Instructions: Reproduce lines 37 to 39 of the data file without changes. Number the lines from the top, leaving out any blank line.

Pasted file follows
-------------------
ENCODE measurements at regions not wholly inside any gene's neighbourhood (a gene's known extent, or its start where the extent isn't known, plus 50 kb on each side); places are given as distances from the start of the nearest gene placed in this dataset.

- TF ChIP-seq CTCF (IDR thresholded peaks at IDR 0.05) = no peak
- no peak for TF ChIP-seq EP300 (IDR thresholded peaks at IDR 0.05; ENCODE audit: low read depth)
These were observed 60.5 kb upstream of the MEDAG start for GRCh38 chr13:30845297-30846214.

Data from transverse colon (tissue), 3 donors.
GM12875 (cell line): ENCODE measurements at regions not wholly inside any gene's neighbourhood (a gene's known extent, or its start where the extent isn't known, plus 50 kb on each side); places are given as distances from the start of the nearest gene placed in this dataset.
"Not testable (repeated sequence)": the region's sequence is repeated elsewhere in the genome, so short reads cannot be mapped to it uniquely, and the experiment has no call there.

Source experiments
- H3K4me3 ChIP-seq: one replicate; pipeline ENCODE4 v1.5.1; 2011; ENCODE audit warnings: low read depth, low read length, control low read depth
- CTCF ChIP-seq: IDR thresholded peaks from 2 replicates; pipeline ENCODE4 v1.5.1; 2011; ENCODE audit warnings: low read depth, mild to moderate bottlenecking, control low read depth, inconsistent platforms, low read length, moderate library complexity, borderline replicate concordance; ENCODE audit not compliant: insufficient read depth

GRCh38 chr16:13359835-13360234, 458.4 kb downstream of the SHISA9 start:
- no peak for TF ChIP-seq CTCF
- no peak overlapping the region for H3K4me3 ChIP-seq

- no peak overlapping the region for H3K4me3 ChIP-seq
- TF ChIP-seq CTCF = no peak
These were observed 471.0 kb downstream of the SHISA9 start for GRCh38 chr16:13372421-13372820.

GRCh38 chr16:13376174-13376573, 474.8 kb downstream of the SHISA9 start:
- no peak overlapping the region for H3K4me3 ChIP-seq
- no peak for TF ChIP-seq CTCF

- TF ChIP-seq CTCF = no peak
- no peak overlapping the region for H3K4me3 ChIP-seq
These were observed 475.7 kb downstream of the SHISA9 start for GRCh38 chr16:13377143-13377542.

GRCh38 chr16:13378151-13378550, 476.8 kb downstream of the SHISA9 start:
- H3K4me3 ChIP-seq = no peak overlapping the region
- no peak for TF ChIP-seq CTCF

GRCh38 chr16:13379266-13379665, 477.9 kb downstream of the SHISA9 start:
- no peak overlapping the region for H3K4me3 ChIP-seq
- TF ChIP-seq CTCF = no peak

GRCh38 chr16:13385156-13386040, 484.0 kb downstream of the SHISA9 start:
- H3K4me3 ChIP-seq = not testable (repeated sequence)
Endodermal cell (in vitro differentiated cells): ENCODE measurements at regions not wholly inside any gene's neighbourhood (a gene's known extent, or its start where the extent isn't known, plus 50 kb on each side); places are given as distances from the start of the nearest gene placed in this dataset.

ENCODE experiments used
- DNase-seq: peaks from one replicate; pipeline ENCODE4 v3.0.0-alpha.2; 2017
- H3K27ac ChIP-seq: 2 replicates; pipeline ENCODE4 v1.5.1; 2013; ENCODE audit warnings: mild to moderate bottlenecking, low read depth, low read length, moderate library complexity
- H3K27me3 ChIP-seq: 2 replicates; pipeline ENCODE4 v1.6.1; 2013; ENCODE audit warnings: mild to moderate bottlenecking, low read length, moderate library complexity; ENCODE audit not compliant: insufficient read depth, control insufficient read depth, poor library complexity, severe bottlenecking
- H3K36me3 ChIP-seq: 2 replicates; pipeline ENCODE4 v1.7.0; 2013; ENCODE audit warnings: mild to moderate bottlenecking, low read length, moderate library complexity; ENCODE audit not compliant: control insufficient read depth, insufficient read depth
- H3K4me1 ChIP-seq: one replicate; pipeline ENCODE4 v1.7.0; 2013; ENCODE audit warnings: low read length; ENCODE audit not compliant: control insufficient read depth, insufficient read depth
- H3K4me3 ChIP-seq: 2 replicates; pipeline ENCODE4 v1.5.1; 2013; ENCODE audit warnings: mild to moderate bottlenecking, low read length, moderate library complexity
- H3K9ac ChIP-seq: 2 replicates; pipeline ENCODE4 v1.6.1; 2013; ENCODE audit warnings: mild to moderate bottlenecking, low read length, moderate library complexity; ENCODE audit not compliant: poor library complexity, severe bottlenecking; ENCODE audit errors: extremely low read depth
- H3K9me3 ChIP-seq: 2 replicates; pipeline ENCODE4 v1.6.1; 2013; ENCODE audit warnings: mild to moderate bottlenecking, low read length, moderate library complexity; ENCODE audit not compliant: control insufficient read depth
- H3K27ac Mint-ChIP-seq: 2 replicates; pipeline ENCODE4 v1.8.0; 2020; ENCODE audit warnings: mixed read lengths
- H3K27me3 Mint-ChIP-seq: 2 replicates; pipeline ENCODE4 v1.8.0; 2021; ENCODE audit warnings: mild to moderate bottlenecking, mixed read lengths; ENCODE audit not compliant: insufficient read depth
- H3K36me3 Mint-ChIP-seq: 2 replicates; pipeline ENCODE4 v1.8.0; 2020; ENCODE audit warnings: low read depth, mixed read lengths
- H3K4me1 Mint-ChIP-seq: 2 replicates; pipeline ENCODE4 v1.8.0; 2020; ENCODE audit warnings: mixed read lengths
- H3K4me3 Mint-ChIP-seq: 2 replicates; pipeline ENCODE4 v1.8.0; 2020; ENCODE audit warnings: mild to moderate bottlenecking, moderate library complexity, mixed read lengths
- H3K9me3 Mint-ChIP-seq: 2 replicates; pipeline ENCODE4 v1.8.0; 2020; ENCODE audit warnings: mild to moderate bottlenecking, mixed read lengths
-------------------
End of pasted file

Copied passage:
- H3K4me1 ChIP-seq: one replicate; pipeline ENCODE4 v1.7.0; 2013; ENCODE audit warnings: low read length; ENCODE audit not compliant: control insufficient read depth, insufficient read depth
- H3K4me3 ChIP-seq: 2 replicates; pipeline ENCODE4 v1.5.1; 2013; ENCODE audit warnings: mild to moderate bottlenecking, low read length, moderate library complexity
- H3K9ac ChIP-seq: 2 replicates; pipeline ENCODE4 v1.6.1; 2013; ENCODE audit warnings: mild to moderate bottlenecking, low read length, moderate library complexity; ENCODE audit not compliant: poor library complexity, severe bottlenecking; ENCODE audit errors: extremely low read depth